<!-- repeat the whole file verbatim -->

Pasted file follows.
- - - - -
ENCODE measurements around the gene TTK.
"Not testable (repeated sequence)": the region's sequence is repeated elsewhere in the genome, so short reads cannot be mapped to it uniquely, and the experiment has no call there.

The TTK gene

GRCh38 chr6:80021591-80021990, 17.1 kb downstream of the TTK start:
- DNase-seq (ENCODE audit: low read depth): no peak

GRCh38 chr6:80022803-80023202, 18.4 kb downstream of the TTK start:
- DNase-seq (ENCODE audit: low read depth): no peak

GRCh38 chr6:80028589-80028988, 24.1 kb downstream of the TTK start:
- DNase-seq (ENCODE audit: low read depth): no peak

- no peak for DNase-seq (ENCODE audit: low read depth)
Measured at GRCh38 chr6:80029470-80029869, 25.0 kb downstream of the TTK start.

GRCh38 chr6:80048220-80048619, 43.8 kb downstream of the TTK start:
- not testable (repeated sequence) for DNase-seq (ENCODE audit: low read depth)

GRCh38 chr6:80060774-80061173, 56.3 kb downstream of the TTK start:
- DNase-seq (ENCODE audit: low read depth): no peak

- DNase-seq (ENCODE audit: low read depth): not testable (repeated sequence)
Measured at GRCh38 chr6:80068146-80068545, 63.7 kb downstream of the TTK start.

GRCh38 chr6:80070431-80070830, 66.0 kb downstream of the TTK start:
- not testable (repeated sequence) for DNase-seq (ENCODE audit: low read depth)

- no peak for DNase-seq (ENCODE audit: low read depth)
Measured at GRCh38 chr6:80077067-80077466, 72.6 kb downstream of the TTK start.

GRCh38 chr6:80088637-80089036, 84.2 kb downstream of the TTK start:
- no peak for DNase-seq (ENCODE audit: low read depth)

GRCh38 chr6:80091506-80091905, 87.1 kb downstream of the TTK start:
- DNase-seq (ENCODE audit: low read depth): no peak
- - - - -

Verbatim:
ENCODE measurements around the gene TTK.
"Not testable (repeated sequence)": the region's sequence is repeated elsewhere in the genome, so short reads cannot be mapped to it uniquely, and the experiment has no call there.

The TTK gene

GRCh38 chr6:80021591-80021990, 17.1 kb downstream of the TTK start:
- DNase-seq (ENCODE audit: low read depth): no peak

GRCh38 chr6:80022803-80023202, 18.4 kb downstream of the TTK start:
- DNase-seq (ENCODE audit: low read depth): no peak

GRCh38 chr6:80028589-80028988, 24.1 kb downstream of the TTK start:
- DNase-seq (ENCODE audit: low read depth): no peak

- no peak for DNase-seq (ENCODE audit: low read depth)
Measured at GRCh38 chr6:80029470-80029869, 25.0 kb downstream of the TTK start.

GRCh38 chr6:80048220-80048619, 43.8 kb downstream of the TTK start:
- not testable (repeated sequence) for DNase-seq (ENCODE audit: low read depth)

GRCh38 chr6:80060774-80061173, 56.3 kb downstream of the TTK start:
- DNase-seq (ENCODE audit: low read depth): no peak

- DNase-seq (ENCODE audit: low read depth): not testable (repeated sequence)
Measured at GRCh38 chr6:80068146-80068545, 63.7 kb downstream of the TTK start.

GRCh38 chr6:80070431-80070830, 66.0 kb downstream of the TTK start:
- not testable (repeated sequence) for DNase-seq (ENCODE audit: low read depth)

- no peak for DNase-seq (ENCODE audit: low read depth)
Measured at GRCh38 chr6:80077067-80077466, 72.6 kb downstream of the TTK start.

GRCh38 chr6:80088637-80089036, 84.2 kb downstream of the TTK start:
- no peak for DNase-seq (ENCODE audit: low read depth)

GRCh38 chr6:80091506-80091905, 87.1 kb downstream of the TTK start:
- DNase-seq (ENCODE audit: low read depth): no peak